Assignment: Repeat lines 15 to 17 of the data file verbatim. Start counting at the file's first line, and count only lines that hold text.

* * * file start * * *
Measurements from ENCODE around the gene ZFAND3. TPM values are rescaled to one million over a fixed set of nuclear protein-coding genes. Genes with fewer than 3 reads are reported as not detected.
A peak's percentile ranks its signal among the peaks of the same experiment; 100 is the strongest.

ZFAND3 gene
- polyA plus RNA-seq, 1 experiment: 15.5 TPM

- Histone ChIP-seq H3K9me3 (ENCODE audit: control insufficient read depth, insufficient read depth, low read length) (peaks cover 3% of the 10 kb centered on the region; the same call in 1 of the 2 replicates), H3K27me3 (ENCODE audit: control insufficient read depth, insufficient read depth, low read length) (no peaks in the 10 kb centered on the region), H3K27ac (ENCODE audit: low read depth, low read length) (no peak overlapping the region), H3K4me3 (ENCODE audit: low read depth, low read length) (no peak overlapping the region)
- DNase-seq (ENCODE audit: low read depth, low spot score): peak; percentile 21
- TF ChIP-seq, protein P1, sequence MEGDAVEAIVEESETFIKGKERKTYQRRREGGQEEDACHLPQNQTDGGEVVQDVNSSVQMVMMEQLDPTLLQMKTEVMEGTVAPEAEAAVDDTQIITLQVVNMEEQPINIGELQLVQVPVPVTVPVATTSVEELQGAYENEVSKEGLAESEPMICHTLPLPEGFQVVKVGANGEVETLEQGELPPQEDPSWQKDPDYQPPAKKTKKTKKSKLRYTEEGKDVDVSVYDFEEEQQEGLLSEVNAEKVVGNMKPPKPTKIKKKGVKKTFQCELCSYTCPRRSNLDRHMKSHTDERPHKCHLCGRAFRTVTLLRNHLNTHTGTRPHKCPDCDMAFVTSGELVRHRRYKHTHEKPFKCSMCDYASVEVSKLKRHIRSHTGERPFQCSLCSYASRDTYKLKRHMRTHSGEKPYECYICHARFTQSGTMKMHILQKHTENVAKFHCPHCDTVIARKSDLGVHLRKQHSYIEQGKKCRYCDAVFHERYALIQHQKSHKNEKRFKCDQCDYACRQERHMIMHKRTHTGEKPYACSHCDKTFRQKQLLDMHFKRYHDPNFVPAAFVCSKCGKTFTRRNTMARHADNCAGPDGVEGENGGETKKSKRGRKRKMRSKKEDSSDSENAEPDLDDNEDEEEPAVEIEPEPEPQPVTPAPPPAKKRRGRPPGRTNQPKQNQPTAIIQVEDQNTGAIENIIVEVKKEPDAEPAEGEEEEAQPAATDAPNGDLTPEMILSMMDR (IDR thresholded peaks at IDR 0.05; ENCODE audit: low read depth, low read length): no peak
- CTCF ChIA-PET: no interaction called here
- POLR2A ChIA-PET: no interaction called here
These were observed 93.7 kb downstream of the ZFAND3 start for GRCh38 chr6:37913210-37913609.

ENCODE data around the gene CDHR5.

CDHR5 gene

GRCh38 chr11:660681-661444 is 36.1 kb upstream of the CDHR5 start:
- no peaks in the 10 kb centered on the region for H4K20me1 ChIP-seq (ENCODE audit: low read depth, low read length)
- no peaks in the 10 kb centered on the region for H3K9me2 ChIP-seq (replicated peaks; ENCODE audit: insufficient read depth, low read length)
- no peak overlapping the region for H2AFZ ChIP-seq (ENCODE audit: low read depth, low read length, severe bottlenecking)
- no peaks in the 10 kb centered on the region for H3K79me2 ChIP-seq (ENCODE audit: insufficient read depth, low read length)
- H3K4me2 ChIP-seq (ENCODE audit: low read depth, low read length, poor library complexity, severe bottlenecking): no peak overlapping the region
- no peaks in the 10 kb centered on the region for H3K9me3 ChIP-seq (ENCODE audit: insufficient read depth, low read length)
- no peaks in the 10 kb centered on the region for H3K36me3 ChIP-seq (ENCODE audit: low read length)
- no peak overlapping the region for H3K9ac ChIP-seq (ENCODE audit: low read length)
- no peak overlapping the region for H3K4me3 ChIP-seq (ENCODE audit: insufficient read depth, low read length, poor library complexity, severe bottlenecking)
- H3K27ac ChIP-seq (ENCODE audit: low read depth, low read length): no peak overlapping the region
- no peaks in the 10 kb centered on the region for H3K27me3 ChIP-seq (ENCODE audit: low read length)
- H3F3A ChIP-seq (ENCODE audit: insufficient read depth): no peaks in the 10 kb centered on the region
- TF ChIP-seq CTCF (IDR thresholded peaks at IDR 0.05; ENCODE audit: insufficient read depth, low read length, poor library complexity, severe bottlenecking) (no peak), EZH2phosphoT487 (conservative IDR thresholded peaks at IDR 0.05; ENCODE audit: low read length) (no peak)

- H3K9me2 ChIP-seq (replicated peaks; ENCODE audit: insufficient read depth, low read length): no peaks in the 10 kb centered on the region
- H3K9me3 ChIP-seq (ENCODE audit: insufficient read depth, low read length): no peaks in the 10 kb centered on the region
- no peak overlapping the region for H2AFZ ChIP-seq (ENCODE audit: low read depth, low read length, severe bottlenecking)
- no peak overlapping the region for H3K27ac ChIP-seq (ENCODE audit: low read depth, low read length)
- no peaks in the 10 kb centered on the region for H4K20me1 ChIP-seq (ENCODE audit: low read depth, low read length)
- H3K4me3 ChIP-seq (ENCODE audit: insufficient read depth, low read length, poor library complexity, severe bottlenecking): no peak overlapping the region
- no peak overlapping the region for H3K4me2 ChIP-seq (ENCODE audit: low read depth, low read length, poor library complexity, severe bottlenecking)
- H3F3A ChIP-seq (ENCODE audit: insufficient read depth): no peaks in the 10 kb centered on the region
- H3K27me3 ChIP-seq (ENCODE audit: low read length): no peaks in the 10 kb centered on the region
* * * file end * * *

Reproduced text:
- no peaks in the 10 kb centered on the region for H3K9me2 ChIP-seq (replicated peaks; ENCODE audit: insufficient read depth, low read length)
- no peak overlapping the region for H2AFZ ChIP-seq (ENCODE audit: low read depth, low read length, severe bottlenecking)
- no peaks in the 10 kb centered on the region for H3K79me2 ChIP-seq (ENCODE audit: insufficient read depth, low read length)